• The Chessmaster: Lecoque, who only starts really throwing his weight around after the rebels have taken root in the Andy mines. It gets to the point that, towards the end of the show, his machinations displace the Fang of the Sun's actions (this was a common complaint during its original run, that the protagonists could have done anything and the show would still end the way it did).
  • Combat Pragmatist: Crinn starts off as a very green rookie Soltic pilot prone to panicking in combat, but once he gets some experience piloting Dougram he becomes an amazingly dirty fighter, with few to no qualms about shooting enemies in the back, tackling them to the ground before blasting them, aiming for the cockpit, or even destroying mecha while their crews are still climbing on them.
  • Child Soldiers: Exploited. Several members of the Fang of the Sun qualify, and Lartof makes a point of mentioning this in his article on them in Episode 22. (The civilian Deloyans who read about this seem impressed that a group of kid Deloyans are doing so well against trained soldiers.)
  • Cool Bike: The Fang of the Sun starts out life as a biker gang of sorts, and for a while they use some of their bikes as supplementary transport.
  • Cool Old Guy: Lartoff is pretty much the one person everyone trusts at face value, no exceptions, and even gave The Fang of the Sun their name. (The team responsible for the most popular fansub appears to think so - his dialogue is at one point inflated into "I am kind of a goddamn phantom, you see.")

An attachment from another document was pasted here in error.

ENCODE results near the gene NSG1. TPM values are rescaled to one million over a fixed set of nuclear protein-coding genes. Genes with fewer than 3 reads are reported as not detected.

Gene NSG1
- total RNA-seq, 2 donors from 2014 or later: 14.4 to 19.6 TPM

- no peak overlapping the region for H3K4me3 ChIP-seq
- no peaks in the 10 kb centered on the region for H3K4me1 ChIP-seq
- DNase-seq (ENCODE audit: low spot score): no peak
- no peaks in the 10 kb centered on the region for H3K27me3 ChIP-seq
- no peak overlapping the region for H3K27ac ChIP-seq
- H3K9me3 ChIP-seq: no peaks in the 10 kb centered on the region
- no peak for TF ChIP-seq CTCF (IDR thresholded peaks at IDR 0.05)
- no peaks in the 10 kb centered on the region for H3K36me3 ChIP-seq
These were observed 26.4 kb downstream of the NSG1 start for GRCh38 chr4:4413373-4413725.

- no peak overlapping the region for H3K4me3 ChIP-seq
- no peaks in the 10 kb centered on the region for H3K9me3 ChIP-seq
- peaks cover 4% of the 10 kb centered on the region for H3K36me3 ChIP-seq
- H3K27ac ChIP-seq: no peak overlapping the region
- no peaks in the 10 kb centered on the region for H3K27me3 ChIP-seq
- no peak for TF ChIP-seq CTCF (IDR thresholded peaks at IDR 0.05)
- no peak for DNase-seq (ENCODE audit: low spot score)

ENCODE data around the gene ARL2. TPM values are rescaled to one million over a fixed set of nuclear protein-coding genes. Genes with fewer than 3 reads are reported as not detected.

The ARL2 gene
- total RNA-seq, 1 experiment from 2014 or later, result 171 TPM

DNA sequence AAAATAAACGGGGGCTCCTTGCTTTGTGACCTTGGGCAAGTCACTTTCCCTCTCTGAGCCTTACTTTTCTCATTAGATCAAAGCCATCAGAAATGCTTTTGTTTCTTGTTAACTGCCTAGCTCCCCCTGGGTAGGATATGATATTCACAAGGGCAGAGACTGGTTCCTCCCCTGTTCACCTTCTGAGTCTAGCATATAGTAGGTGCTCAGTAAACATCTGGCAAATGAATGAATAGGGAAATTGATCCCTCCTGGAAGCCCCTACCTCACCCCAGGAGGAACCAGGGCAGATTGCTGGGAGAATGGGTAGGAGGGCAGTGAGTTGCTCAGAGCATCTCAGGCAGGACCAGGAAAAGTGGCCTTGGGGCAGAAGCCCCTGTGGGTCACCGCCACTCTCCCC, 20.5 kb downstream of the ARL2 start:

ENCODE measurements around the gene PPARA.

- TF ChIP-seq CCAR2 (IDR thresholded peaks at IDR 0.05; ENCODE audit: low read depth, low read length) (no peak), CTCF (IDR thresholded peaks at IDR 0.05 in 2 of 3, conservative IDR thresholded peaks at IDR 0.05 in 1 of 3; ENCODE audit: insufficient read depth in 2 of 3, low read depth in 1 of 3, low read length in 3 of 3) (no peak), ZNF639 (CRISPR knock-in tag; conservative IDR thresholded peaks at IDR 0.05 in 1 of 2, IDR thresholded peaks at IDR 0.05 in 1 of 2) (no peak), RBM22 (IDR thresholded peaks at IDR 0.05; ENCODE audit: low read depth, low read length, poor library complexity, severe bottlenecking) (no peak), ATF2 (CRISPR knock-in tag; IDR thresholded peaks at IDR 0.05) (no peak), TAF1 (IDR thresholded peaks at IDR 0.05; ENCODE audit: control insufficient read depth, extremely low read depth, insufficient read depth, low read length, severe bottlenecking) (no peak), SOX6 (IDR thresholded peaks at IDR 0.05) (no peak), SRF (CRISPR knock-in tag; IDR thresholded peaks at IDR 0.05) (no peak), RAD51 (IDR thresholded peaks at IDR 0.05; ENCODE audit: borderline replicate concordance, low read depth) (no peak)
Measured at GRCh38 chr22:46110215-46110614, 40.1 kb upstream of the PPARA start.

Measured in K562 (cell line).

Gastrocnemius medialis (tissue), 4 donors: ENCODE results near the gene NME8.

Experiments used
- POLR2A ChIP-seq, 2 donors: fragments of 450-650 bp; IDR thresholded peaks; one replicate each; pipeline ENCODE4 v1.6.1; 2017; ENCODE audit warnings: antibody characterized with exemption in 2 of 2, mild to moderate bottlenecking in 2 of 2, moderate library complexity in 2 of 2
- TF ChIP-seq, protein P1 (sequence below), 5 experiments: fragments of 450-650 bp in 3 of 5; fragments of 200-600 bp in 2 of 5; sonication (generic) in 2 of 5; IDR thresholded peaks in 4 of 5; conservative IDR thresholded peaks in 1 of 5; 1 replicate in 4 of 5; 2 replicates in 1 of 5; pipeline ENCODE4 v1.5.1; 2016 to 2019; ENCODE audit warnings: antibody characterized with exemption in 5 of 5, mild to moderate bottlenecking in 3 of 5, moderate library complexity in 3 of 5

• The unflappable ship captainnote  voiced by Tessho Genda in episode 30. Combat Armor/Helicopter battle breaks out on the deck of his ship? Notes that they'll run out of fuel eventually, then lights his pipe and watches. A missile hits very close to the bridge? Still smoking his pipe, still watching (but a little sooty for it).
  • The Engineer: Heckle (Huckle?), who keeps Dougram running and is well-versed in the operations of Federation bases as a bonus. He even participates in some field missions as well, but is a little skittish and much more in his element with a wrench.
  • Everybody Smokes: It's usually characters who have the time (bored guards, Lartoff) or money (Federation politicians and well-to-dos) to do so, and the Fang of the Sun members don't smoke - though Billy is offered a cigarette, Heckle reminds them that he's underage and smokes it himself (then coughs it up). This is never explained, though it is recognized as a health risk in the setting by medical professionals.